November 01, 2005

The Ghouls All Came from their Humble Abodes

We woke to the stale chocolate and peanut smell of opened candy wrappers coming from big brown shopping bags on the kitchen floor. “I got a Starburst Chewies and a Tootsie Roll!” “Let’s sort the lollipops first and the chocolate later.” The morning after Halloween: dreaded by teachers everywhere, their classrooms filled with kids dosed on sugar after staying up late the night before, homework half-unfinished from the rush to go trick or treating.

Our neighborhood is somehow dark and obscure although centrally located, so we walk a quarter-mile to the more well-endowed precincts of the historic district – Jekyll and Hyde Park, I’ll call it -- which is Trick or Treat Central in this town. Cars come from all over the city, parking up the side streets, for this is where you find big old houses strung with orange and red lights – gravestones with funny epitaphs sprouting on the lawns --- skulls adorning windowsills – corpses dangling from branches – sprayed-on cobwebs draping the bushes – kid-sized funhouses issuing smoke for trick or treaters to walk through -- stereo speakers moved onto porches to play “The Monster Mash” – skeletons sitting in beach chairs, their red eyes blinking. There are patio parties for the grownups, and some of the parents stroll their rounds with a glass of wine or can of beer in one hand and a child in the other.

A three-year-old boy, escorted by a tall dad in a Bozo the Clown costume, runs up to a light-strung home and says, “It’s Christmastime!”

A mother calls into the crowd of candy-seekers, “Nick!”

“Which Nick are you referring to?” I reply, since there's likely to be three of them in any sizable crowd of contemporary kids.

I stop to look admiringly at a house I’ve always liked: it’s tasteful and modest and pretty and it’s lit up inside to reveal bookshelves and a nice dinner table… My ten-year-old, Agent 95, returns from it with a cry of disgust: “I knew I’d find him around here somewhere. That’s __________’s house, from camp. Every day he’d tell us how perfect he was, and every day his parents would have to stay for a half hour with the counselors to talk about his behavior problems. He’s in there watching TV.”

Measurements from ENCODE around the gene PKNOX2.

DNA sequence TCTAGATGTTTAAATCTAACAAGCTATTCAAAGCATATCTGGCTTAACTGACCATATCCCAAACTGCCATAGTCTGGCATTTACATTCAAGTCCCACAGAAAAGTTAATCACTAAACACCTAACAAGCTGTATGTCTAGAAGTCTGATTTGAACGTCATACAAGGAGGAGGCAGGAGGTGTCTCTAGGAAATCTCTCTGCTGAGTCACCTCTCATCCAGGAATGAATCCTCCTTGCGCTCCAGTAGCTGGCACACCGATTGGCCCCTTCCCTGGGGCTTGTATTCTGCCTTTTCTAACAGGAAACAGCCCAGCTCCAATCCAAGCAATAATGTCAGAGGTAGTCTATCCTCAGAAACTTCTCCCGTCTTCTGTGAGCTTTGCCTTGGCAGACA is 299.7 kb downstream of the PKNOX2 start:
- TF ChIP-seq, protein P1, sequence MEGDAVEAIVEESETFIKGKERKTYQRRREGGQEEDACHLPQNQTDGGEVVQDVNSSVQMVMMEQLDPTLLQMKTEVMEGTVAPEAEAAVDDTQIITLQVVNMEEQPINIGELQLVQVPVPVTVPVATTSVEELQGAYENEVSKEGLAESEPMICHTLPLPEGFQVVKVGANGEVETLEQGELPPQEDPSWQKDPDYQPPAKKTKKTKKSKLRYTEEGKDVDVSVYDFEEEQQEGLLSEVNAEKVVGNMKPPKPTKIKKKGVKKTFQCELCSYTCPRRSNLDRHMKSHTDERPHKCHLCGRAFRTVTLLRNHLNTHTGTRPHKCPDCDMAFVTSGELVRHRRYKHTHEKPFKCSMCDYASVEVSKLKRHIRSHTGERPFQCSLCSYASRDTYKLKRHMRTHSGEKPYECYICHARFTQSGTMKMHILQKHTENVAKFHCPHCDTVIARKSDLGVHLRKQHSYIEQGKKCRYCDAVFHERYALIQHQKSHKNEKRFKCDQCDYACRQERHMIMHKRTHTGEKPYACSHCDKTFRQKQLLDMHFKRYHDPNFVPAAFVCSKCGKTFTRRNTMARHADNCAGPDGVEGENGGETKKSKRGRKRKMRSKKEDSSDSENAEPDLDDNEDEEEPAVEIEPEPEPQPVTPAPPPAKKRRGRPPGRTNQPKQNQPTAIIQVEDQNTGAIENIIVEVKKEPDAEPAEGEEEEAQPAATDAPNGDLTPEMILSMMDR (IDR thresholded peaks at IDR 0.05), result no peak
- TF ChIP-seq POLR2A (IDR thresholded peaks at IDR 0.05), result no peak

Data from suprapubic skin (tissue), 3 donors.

“Well that’s the perfect thing for a kid to do on Halloween, I guess.”

We stay out a long time – two hours -- because the pickings are so good and the decor so alluring. Soon the unprecedented happens: the kids are saying they’ve had enough and want to go home, while I want to keep trick or treating to see more houses.

“I’m thirsty,” Agent 97 says. “Let’s go to a restaurant.”

“We’re two blocks from home,” I say, exaggerating slightly. “It’s possible to remain alive for several minutes with a dry throat.”

Agent 95 says, “The city ought to put in water fountains every four or five blocks.”

“You can order that when you achieve world domination,” I tell him.

Agent 95 keeps taking off his big, furry werewolf mask, which has elicited many compliments and one toddler’s frightened howl, because it’s too stuffy.

“Come on, haven’t you ever heard of suffering for your art?” I ask him.

Eventually he gives the mask to me to hold while he treat or treats as himself. It’s really a fine, scary mask, and I put it on and nonchalantly stand around, no one noticing the werewolf in jeans and sweater loitering on the curb with his eye on the children. When was the last time I wore a mask? Decades ago -- how many is a subject better left unexamined. It’s interesting in here. You get to observe unseen. What’s seen of you is a disguise, an artifice, a red herring. No wonder people invent personae for themselves – ancient Greek actors’ masks were called personae – and keep them on for so long they ultimately can’t take them off. It never occurred to me before.

But this mask really is stuffy. There’s a strap that’s supposed to go around the back of your head, but it’s hanging down in front of my eyes. The eyeholes are in the wrong places so I either see double or see a fraction of what’s in front of me, and the hard plastic of the werewolf nose is pressing uncomfortably on my flesh and blood nose. Forget this – after a couple of minutes I take it off.

Never criticize someone until you’ve walked a block in his mask.